Additive manufacturing offers unprecedented freedom to design strong, lightweight parts using high-performance polymer or metal materials. However, this potential is lost in today’s most commonly used design applications that have been developed over decades to produce models suitable for traditional manufacturing processes. The complex, organic geometry that is capable of being produced by additive manufacturing simply cannot be modeled manually.
Instead, the next-generation of tools used to design products for additive manufacturing are able to generate optimized geometry based on the parameters of the product requirements. They are not only able to create more intricate designs, but they can also be applied to explore more design possibilities.
Forms that would be unimaginable can be generated and evaluated for trade-offs between performance, cost, aesthetic, and manufacturability. The generative design technologies to be discussed include:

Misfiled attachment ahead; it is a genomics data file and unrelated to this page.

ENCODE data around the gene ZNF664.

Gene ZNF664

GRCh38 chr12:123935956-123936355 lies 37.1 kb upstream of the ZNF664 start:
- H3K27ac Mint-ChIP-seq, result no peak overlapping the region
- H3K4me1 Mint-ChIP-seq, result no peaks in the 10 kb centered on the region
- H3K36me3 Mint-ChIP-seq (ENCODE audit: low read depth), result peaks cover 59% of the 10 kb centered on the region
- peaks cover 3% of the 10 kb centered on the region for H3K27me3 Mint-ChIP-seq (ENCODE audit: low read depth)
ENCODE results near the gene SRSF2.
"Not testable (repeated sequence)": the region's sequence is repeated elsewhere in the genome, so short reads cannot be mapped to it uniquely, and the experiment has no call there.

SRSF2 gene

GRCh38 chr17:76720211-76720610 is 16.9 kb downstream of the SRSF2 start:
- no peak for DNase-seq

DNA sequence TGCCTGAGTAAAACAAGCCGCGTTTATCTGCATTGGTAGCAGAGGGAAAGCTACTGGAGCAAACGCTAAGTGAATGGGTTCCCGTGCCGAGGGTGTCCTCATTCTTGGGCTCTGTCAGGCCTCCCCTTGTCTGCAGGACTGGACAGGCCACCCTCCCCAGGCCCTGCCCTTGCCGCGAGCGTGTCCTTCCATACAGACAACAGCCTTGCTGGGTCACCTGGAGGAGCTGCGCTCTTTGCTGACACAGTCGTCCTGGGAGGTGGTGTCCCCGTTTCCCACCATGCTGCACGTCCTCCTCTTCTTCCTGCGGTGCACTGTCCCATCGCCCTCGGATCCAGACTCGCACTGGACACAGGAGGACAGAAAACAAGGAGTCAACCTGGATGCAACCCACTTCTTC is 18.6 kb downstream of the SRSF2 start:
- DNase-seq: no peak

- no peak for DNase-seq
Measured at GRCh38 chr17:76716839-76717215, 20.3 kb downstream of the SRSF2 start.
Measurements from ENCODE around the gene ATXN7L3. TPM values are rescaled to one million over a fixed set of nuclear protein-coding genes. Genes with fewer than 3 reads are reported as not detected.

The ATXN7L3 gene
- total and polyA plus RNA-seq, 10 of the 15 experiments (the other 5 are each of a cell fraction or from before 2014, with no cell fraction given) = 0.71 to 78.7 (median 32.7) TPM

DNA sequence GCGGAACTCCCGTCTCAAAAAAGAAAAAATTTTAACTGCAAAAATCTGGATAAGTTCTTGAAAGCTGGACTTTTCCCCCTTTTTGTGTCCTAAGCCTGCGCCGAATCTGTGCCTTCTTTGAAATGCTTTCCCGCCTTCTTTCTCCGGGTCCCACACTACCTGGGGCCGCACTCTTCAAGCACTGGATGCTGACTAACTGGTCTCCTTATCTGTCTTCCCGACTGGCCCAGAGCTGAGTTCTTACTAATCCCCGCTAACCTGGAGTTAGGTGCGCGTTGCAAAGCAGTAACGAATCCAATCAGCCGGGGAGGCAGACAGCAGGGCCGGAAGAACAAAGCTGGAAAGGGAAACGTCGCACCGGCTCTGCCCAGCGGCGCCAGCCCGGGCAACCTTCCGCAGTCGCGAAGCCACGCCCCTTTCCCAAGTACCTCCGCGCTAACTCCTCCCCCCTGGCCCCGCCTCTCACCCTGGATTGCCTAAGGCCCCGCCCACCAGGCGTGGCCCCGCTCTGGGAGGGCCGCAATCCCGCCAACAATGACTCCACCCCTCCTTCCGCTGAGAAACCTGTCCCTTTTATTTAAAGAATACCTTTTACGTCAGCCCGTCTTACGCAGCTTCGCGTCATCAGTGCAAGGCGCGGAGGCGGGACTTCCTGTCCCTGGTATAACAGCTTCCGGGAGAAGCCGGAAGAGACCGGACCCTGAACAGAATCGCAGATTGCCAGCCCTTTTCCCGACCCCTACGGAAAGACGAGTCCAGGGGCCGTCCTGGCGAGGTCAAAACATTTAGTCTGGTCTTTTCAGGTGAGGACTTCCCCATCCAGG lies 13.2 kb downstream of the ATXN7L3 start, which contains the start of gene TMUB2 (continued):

- Topology optimization – used to reduce mass by identifying and removing excess material from the part while maintaining or exceeding performance criteria.
- Latticing – used to generate internal lattices and optimized surface structures to create architected materials that can modify the properties to tailor the weight, stiffness, thermal conductivity and more, sometimes varying within a single part.
- Form synthesis – multi-objective optimization using design goals and constraints as the input, the software runs artificial intelligence-based algorithms to produce a wide range of design alternatives optimized for the process specified.